That's not the kidney. Kidney's over here. But look, there's a little brown tip here. I can scratch away here a little bit, and sure enough, what am I on now? As I scratch with my probe, many small threads of relationship are evident linking the adrenal gland to the surrounding subserosal fascia in which it is embedded, and I cannot help but imagine that there is a resonance between the superficial fascia and the subserosal fascia, which is conveyed to the adrenal glands and on to the rest of the body.

This is a pet theory of mine, for which I have no particular justification beyond my conviction that common textures co-vibrate. My understanding that vibration is information, and the fact that our bodies are spectacular instruments for interpreting the web of information in which we live. The kidney, I see it has this gossamer fabric around it, the skin of the kidney, the renal capsule. Like all the other organs, we have a skin on this organ, and as I work my way around it, I can feel that skin, and I see there's a, it doesn't seem to be related in the same way to the subserosal fascia that the adrenal gland is, does it? I don't see, if I go this way, I don't get strings coming off of it, right?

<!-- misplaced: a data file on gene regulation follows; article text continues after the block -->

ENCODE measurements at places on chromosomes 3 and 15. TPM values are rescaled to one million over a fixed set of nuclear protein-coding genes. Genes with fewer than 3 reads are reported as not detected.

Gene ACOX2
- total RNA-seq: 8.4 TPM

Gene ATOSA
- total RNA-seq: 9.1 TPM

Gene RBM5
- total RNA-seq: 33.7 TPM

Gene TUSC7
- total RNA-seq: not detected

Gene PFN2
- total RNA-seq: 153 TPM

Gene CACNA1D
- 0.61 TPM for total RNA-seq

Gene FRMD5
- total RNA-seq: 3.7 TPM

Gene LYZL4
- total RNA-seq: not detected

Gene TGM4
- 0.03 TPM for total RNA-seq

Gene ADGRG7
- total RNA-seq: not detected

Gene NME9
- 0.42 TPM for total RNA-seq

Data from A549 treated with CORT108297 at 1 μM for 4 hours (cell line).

I have this very nice, tidy capsule that I just broke there, but then when I go back to the adrenal gland itself, here, we have this corona of vasculature that relates the adrenal gland to the surrounding fascia. As I peel, we might as well have a peek at this. Yeah, thank you. Let's have a peek at this, and we'll see right here a great vessel, an incredible vessel, the inferior vena cava. I'm looking for that blonde organ.

Let's see if it's interred. Oh, there we go, yeah, yeah, the inferior vena cava, and here's the aorta here. So the aorta is whiter, right, so that makes sense. So that's our renal vein, here, going over, draining the kidney, kidney to renal vein, and then up here, that vena cava is going to pass behind the liver, so we don't see it anymore here, going to have a, see right here, that's the vein, the adrenal vein. Coming directly into the vena cava, there, and here's the kidney being scooped out now in its entirety, from the renal capsule, see, oh well, kidney vein, that's the famous kidney.